Meyer Talks Orange Bowl, Distractions

From injuries to suspensions to redshirt denials, bad news has seemingly come in bunches for the Buckeyes this week. Urban Meyer, however, remains focused on Clemson and a chance to build his program's reputation in Friday's Discover Orange Bowl.

Over the past week, Ohio State has been forced to deal with the suspension of a starting player, the distractions of the NFL Draft, a denied medical redshirt request, an injury to an additional starter, and an unexpected 24-hour virus that has affected multiple players.

Oh, and the Buckeyes have a BCS bowl game to play in too.

There's been no shortage of stories in South Beach when it comes to No. 7 Ohio State, who will face 12th-ranked Clemson in Friday's Discover Orange Bowl. The plethora of distractions inside of the Buckeyes' camp, however, haven't seemed to have affected OSU head coach Urban Meyer, who is well aware of what will be on the line when his team faces the Tigers.

"We're 12-1. 12-2 is a lot different than 13-1," Meyer said. "Winning a BCS bowl game is very important."

The second-year OSU head coach admitted that Friday's battle on the shores of the Biscayne Bay could go a long way toward determining the national perception of the Buckeyes, who were on the cusp of playing for a national championship this season before being upended by Michigan State in the Big Ten Championship Game.

With a playoff format in place for the start of the 2014 season, Meyer knows that the fact of the matter remains that Ohio State's reputation is even more important that it once was moving forward, as games on the national stage could help shape what selection committee members think of the Buckeyes.

"Any time a member of your conference does well in a big game, I do think it's important because the truth is the upper level Big Ten teams are excellent football teams. The conference is getting better. Guys are working extremely hard to close the gap on the SEC. That's the one conference the last few years that has really dominated," Meyer said. "That's a topic of conversation quite often."

Including a flu bug that Meyer believes has run its course after affecting tight end Jeff Heuerman on Wednesday, the Buckeyes have dealt with a number of issues in the days leading up to their first BCS appearance since the 2010 season. Most notably, Ohio State will be without All-Big Ten defensive end Noah Spence on Friday, after Spence was suspended for three games by the Big Ten for an undisclosed violation of conference rules.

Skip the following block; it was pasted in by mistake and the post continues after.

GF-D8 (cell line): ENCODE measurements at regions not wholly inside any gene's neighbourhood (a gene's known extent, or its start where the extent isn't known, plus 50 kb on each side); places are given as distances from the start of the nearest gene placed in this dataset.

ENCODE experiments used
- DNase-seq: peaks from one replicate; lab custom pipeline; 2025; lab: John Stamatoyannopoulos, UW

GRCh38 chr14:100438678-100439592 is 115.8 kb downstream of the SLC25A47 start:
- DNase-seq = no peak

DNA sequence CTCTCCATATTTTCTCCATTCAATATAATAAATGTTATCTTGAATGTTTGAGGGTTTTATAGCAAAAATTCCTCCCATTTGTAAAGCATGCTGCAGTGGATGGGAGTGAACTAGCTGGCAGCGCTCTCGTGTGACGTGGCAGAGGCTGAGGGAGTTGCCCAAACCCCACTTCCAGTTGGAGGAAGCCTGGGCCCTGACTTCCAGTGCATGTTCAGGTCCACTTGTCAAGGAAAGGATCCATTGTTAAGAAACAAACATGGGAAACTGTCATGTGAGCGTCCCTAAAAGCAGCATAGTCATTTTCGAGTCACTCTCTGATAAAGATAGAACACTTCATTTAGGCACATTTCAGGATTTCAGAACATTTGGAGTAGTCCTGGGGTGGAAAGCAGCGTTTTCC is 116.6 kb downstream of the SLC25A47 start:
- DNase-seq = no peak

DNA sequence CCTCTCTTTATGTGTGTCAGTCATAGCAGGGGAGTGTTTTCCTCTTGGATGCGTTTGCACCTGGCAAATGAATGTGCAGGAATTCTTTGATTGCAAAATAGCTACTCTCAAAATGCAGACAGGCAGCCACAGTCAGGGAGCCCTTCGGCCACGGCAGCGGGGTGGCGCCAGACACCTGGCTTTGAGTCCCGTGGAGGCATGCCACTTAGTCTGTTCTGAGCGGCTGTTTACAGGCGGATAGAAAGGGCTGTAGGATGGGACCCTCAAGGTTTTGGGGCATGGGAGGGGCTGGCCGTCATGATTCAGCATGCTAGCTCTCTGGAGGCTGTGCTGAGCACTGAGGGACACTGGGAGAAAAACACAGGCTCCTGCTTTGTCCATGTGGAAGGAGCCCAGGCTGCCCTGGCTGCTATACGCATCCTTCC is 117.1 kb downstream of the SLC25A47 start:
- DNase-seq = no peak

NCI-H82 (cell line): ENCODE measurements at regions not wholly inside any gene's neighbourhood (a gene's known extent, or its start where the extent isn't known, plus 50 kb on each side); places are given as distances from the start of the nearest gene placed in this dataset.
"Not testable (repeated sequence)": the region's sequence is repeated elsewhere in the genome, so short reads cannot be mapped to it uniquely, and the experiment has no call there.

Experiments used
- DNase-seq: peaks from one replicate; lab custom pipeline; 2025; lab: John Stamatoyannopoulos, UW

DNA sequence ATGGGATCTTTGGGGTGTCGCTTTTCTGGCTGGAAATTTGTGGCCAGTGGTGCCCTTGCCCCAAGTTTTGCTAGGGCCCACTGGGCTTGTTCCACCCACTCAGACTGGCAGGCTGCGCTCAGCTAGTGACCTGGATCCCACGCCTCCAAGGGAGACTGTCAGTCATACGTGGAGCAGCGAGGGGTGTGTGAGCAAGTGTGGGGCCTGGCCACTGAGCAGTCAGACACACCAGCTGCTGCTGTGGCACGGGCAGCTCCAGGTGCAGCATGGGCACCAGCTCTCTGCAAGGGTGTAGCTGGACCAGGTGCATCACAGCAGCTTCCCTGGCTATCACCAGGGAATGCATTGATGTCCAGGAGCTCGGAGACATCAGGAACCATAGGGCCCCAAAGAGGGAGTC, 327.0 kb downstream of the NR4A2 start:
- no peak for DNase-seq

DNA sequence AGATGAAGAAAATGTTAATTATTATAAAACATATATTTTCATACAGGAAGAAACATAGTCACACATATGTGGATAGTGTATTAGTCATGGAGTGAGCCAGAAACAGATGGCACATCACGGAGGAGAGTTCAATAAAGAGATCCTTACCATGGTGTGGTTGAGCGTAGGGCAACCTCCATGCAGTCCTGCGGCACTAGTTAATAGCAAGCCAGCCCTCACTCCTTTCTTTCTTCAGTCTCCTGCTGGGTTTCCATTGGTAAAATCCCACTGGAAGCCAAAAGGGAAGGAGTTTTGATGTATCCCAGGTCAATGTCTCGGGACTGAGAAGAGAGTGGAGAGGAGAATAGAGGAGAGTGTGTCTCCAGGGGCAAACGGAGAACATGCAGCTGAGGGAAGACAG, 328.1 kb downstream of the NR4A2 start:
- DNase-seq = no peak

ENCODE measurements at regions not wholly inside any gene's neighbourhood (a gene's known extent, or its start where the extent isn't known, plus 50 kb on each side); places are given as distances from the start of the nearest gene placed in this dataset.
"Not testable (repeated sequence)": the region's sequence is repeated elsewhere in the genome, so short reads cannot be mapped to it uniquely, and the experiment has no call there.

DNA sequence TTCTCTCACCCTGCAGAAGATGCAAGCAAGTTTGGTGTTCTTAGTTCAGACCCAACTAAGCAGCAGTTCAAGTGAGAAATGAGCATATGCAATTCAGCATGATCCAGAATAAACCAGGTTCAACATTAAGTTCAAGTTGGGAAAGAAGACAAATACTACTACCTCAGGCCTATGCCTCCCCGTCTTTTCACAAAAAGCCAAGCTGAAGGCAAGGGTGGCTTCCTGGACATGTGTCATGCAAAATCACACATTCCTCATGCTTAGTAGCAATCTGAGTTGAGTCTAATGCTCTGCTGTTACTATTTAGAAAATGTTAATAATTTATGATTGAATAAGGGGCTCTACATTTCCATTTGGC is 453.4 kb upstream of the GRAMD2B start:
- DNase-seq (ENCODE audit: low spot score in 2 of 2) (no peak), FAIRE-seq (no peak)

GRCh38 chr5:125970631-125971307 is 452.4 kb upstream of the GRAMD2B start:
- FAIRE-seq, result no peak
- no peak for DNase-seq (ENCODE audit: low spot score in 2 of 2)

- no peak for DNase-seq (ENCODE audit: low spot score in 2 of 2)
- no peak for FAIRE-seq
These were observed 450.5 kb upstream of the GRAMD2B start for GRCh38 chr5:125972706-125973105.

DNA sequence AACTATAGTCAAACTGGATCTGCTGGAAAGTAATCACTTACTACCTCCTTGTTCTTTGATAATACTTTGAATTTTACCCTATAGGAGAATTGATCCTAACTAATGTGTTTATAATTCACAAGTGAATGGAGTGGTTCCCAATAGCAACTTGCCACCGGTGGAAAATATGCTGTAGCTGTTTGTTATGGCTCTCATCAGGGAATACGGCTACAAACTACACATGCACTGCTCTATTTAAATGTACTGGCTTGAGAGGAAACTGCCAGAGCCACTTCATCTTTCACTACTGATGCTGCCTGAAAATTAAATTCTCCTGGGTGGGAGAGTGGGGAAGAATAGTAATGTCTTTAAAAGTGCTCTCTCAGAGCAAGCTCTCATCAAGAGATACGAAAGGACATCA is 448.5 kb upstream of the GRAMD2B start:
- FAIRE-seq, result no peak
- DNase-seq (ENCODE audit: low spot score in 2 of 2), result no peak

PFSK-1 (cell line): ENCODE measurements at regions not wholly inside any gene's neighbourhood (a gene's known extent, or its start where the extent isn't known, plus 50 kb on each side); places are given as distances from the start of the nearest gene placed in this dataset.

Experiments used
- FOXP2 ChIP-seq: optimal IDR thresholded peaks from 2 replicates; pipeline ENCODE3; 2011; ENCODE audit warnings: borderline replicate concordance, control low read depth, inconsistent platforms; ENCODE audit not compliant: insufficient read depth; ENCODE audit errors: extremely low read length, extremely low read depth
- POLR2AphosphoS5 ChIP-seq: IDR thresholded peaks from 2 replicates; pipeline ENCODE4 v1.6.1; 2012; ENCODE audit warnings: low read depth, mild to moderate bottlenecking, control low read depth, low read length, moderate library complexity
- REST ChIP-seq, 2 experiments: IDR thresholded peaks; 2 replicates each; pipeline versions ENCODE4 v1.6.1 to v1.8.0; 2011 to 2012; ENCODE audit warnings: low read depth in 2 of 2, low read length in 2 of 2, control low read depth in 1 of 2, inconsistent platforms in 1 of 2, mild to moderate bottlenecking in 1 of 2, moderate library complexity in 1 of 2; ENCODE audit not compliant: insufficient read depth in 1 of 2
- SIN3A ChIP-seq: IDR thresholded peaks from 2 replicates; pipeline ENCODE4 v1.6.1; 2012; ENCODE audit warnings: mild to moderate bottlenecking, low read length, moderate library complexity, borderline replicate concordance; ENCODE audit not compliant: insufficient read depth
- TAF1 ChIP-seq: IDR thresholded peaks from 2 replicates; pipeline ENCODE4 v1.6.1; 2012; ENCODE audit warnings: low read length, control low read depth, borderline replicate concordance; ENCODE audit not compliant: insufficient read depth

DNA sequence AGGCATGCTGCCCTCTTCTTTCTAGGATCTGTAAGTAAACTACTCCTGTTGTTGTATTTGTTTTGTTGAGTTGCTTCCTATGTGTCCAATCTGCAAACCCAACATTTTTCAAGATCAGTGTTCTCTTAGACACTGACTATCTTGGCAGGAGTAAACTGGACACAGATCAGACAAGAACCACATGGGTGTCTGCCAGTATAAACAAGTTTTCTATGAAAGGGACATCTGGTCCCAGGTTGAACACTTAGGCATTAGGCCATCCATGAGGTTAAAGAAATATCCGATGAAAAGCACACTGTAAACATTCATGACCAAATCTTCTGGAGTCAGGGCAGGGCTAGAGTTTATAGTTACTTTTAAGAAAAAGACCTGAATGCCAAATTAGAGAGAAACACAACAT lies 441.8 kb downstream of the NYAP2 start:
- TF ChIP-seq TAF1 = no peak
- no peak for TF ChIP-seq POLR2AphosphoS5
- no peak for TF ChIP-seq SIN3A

In Spence's absence, the Buckeyes will turn to sophomore Jamal Marcus, who has recorded two sacks this season and has received high praise from the OSU coaching staff for his recent preparation.

"Jamal Marcus is going to be a disruptive guy. He's one of the more talented guys on our team. I'm anxious to watch him play," Meyer said. "This is his kind of game. Very talented guy. We're anxious to see him go."

Spence won't be the only starter missing for the Buckeyes on the defensive side of the ball, as Meyer expects cornerback Bradley Roby to miss the Orange Bowl due to a bone bruise in his left knee. Having already announced his intentions to turn pro, Roby has apparently played in his last game at Ohio State, while many are wondering if Buckeyes quarterback Braxton Miller will be playing in his college finale on Friday.

Both Miller and Meyer have stayed mum on the topic, with the quarterback saying that he'll take no less than a week to make his choice and the head coach rhetorically asking, "Who knows what's going on?" in regards to Miller's upcoming decision. A head coaching veteran of 12 years, Meyer is no stranger when it comes to draft-related distractions, having seen several players leave early during his six-year stint at Florida.

"We can say that doesn't exist, but that's a flat lie," Meyer said. "But if I see it, if I hear it, I've done this long enough that I've had to have conversations with people. I haven't felt that on this group at all. I've had a couple conversations, many about, ‘Hey, we'll discuss this afterwards. Let's go win this game.' And I give credit to these players."

With Meyer revealing on Thursday that safety Christian Bryant's request for a medical redshirt was denied by the Big Ten, effectively ending his college career, the bad news seems to have come in bunches as of late for the Buckeyes. But even with all things considered, Meyer's biggest obstacle remains defeating a Clemson team that possesses the most potent passing attack that Ohio State will have seen all season.

Given the Buckeyes struggles late in the season on the defensive side of the ball, the Tigers appear on paper to be a matchup nightmare for OSU. But Meyer likes the way that his team has responded recently, after surrendering more than 1,000 combined passing yards in its three most recent game.

"Our pass defense has been a major issue at Ohio State, not near the standard we expect. Whenever that happens, you look at personnel. You look at scheme. That's both been evaluated," Meyer said. "This time of year, it's just go work as hard as you can, and so we have Tyvis Powell and Vonn Bell will be starting at positions they've never started before at. So that's personnel. We've made some adjustments to scheme. And then we do what we do, and that's go out and work as hard as you possibly can."

If the Buckeyes can do that, then their seemingly nightmarish week could prove to be much ado about nothing. That, of course, is easier said than done, but Meyer is clearly aware of what will be at stake inside of Sun Life Stadium on Friday.

"It's a chance to go compete. Whether it's checkers or ping pong, we're going to try to win the game. Our job every time we keep score is to win," Meyer said. "It's the mentality we try to create within our program.  Whether it's the Orange Bowl, whether it's the eighth game of the season, we're trying to win a game."

Buckeye Sports Top Stories